734 pages, 16 plates with colour photos, colour illustrations; 62 b/w photos, 220 b/w illustrations, 28 tables
Since its first publication more than twenty-five years ago, How to Build a Habitable Planet has established a legendary reputation as an accessible yet scientifically impeccable introduction to the origin and evolution of Earth, from the Big Bang through the rise of human civilization. This classic account of how our habitable planet was assembled from the stuff of stars introduced readers to planetary, Earth, and climate science by way of a fascinating narrative. Now this great book has been made even better. Harvard geochemist Charles Langmuir has worked closely with the original author, Wally Broecker, one of the world's leading Earth scientists, to revise and expand How to Build a Habitable Planet for a new generation of readers for whom active planetary stewardship is becoming imperative.
Interweaving physics, astronomy, chemistry, geology, and biology, this sweeping account tells Earth's complete story, from the synthesis of chemical elements in stars, to the formation of the Solar System, to the evolution of a habitable climate on Earth, to the origin of life and humankind. How to Build a Habitable Planet also addresses the search for other habitable worlds in the Milky Way and contemplates whether Earth will remain habitable as our influence on global climate grows. It concludes by considering the ways in which humankind can sustain Earth's habitability and perhaps even participate in further planetary evolution.
Like no other book, How to Build a Habitable Planet provides an understanding of Earth in its broadest context, as well as a greater appreciation of its possibly rare ability to sustain life over geologic time.
"[T]his classic history of our common home with the latest discoveries in planetary science [...] is a cutting-edge exploration of the Earth's evolution from the Big Bang to the advent of human civilization."
- Barnes & Noble Review
"In this comprehensive and engaging tour of environmental science, world-leading authorities Charles Langmuir and Wally Broecker provide the residents of the only habitable planet we know with the essential knowledge of how we got here and where we might be going."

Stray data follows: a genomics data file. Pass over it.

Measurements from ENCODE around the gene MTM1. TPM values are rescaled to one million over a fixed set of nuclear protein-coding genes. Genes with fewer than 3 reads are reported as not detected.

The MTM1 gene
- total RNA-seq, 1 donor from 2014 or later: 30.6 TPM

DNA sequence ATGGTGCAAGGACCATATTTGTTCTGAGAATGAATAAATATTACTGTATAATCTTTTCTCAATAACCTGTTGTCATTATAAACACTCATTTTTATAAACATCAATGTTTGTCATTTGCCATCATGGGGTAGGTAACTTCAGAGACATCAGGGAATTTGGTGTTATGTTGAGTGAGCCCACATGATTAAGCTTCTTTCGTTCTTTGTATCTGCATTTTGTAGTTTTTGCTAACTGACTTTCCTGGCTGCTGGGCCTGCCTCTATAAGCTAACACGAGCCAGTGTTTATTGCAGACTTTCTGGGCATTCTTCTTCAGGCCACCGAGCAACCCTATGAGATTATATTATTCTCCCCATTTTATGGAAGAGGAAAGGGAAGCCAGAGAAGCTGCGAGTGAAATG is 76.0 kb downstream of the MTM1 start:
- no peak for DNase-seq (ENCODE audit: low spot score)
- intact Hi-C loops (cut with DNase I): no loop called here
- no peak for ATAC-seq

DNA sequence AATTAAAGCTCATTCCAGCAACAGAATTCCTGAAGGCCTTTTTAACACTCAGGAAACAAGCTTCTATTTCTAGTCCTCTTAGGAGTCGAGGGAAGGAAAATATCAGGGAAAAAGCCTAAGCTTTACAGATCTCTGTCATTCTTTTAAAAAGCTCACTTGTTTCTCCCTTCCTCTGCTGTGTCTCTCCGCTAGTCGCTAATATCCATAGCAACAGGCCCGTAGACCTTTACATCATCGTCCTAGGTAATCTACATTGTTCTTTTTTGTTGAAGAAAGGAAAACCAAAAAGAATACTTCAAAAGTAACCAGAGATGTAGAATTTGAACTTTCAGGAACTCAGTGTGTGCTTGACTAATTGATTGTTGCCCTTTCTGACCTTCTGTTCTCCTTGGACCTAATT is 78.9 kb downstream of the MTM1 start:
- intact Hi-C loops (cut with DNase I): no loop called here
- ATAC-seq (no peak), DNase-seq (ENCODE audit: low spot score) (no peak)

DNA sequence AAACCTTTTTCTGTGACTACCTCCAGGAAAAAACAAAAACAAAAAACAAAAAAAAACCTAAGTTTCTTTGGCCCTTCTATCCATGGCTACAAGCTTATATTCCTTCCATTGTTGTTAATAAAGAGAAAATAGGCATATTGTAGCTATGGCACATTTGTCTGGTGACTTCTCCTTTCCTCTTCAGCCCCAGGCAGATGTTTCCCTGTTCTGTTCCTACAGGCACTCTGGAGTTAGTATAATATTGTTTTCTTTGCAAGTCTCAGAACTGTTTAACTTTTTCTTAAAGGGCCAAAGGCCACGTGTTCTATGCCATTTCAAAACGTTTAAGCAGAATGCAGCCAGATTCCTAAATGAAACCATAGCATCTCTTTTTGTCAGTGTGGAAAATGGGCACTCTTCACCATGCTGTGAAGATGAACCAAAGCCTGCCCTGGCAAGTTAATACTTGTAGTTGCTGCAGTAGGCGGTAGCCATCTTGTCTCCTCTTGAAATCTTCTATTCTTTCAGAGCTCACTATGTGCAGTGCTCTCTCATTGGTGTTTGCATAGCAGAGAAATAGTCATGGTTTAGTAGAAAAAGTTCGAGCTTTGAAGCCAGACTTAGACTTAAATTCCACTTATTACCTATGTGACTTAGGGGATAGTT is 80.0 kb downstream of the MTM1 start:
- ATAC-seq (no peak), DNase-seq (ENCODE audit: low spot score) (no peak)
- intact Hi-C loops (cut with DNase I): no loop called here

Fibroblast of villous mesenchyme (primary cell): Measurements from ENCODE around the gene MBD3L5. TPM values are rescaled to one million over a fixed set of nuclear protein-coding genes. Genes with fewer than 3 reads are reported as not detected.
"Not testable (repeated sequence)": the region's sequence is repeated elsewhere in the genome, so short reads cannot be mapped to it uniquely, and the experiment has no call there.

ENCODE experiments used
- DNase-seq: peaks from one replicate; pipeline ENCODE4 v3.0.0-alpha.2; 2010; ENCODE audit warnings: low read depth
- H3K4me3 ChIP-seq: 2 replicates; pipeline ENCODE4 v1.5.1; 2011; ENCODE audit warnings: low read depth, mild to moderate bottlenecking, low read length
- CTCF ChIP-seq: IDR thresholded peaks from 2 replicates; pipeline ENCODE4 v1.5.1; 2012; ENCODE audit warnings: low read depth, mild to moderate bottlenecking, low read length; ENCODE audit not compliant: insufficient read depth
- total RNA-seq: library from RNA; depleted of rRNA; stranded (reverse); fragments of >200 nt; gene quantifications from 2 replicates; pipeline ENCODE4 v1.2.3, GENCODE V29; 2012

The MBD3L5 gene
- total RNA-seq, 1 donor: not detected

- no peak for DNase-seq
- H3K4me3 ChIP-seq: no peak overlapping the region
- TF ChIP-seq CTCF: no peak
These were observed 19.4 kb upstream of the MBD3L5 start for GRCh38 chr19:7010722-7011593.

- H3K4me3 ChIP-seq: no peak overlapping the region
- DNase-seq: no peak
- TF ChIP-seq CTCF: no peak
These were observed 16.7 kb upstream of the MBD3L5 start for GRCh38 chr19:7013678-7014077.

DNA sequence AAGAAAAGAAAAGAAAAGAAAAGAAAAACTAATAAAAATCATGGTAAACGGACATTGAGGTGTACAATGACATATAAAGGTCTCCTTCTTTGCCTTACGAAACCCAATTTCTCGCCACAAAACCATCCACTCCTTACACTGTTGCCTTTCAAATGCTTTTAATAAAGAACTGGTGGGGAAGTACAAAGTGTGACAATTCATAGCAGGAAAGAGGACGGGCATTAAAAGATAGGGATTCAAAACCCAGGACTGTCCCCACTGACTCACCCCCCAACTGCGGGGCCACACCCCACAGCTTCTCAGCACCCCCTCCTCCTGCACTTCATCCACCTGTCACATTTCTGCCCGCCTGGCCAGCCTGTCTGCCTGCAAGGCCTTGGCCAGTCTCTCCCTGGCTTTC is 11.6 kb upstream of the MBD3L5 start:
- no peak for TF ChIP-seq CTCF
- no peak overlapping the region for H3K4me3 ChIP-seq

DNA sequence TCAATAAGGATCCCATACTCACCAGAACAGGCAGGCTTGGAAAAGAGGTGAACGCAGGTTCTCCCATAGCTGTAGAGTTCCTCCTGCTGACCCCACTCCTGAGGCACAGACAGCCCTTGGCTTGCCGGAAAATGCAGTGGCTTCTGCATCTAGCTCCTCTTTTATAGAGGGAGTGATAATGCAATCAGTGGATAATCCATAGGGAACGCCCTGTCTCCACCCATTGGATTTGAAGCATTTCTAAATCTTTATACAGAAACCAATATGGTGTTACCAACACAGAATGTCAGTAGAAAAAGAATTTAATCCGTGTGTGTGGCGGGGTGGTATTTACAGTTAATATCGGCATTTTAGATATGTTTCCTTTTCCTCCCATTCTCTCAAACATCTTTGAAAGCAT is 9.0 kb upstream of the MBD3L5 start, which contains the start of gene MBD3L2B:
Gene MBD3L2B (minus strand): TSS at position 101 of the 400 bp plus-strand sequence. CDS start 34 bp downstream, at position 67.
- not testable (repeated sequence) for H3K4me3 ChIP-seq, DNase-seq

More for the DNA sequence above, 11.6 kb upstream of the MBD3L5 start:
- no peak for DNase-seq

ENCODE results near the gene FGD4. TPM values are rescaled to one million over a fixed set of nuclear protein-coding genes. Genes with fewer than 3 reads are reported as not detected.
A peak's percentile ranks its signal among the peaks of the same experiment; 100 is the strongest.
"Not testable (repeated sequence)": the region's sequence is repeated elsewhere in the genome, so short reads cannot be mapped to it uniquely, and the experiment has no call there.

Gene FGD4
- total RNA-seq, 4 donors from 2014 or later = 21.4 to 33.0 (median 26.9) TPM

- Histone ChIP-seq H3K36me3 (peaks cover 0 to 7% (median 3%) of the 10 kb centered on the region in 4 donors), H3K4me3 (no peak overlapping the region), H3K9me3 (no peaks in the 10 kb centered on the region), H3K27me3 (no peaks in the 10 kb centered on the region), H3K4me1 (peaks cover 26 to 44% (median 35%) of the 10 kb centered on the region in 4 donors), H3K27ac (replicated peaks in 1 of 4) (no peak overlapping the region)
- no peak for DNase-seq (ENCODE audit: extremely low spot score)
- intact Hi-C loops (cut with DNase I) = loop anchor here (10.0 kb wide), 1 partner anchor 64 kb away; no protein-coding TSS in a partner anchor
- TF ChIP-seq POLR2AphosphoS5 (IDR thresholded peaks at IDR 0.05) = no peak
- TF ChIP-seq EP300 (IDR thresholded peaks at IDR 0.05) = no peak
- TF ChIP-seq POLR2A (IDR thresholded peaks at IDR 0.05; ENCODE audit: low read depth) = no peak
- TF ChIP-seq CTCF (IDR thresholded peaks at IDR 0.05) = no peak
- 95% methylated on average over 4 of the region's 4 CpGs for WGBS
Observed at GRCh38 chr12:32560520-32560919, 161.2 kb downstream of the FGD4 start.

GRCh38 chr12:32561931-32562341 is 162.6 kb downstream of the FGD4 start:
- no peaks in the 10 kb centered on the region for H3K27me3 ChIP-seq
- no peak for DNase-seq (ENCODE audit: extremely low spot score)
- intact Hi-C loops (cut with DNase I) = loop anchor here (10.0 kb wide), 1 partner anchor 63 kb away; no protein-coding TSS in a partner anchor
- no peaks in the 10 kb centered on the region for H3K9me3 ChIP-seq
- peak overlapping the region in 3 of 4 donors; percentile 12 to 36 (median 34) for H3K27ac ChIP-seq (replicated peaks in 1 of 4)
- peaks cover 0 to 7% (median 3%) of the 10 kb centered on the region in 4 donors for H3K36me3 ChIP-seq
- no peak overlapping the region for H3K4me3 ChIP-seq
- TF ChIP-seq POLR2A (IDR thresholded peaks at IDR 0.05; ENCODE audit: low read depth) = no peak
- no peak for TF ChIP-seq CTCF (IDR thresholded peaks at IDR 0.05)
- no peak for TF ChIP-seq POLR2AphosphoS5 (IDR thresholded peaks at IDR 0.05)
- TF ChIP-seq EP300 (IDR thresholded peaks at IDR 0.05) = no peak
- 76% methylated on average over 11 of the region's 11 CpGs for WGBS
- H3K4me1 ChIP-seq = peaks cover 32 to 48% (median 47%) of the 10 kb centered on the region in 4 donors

- Richard Alley, Pennsylvania State University
"As NASA continues to assess the habitability of our planetary neighbor, Mars, this insightful and approachable book is a timely reminder of how important it is to understand the habitability of our own Earth. Comprehensive and up-to-date, it exposes how ideas, imperfect understanding, and controversies drive scientific knowledge forward."
- Roger Everett Summons, Massachusetts Institute of Technology
"This is a magnificent book, a successful and very worthwhile revision of its legendary and coveted first edition. The new edition offers more than a minor dusting off of the material. There are some completely new chapters and the authors have also done a good job of introducing newer discoveries. This book is more timely than ever, and I greet this revision with uncontained enthusiasm."
- Raymond T. Pierrehumbert, University of Chicago
"This book is exceptionally well written and easy to read. The authors have taken a huge and complex topic and simplified it, removed the jargon, used analogies common to everyday experience, and as a result made a book that should be accessible and enjoyable to readers with little background in science."
- Becky Alexander, University of Washington
"This book is a monster. More than 700 pages long, it has 21 chapters that deal with a variety of important topics from the Big Bang, the formation of organic and inorganic molecules, formation of the Earth, plate tectonics, the coevolution of life and our planet, weather and climate change, the rise of humans and the question of habitability in the universe. This book is a very complete and thorough reference work, where individual chapters can provide an excellent working background for those who want to learn the fundamentals associated with a particular topic before launching into a more in-depth study of some aspect of that field. It's filled with data, diagrammes and photographs, it has a glossary and index, and each chapter has a list of useful supplementary readings."
- Hedwig Pöllöläinen, Guardian, August 2012
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Charles H. Langmuir is the Higgins Professor of Geochemistry at Harvard University. Wally Broecker is the Newberry Professor of Earth and Environmental Sciences at Columbia University and the author of Fixing Climate and The Great Ocean Conveyor, among other books. Both are members of the National Academy of Sciences.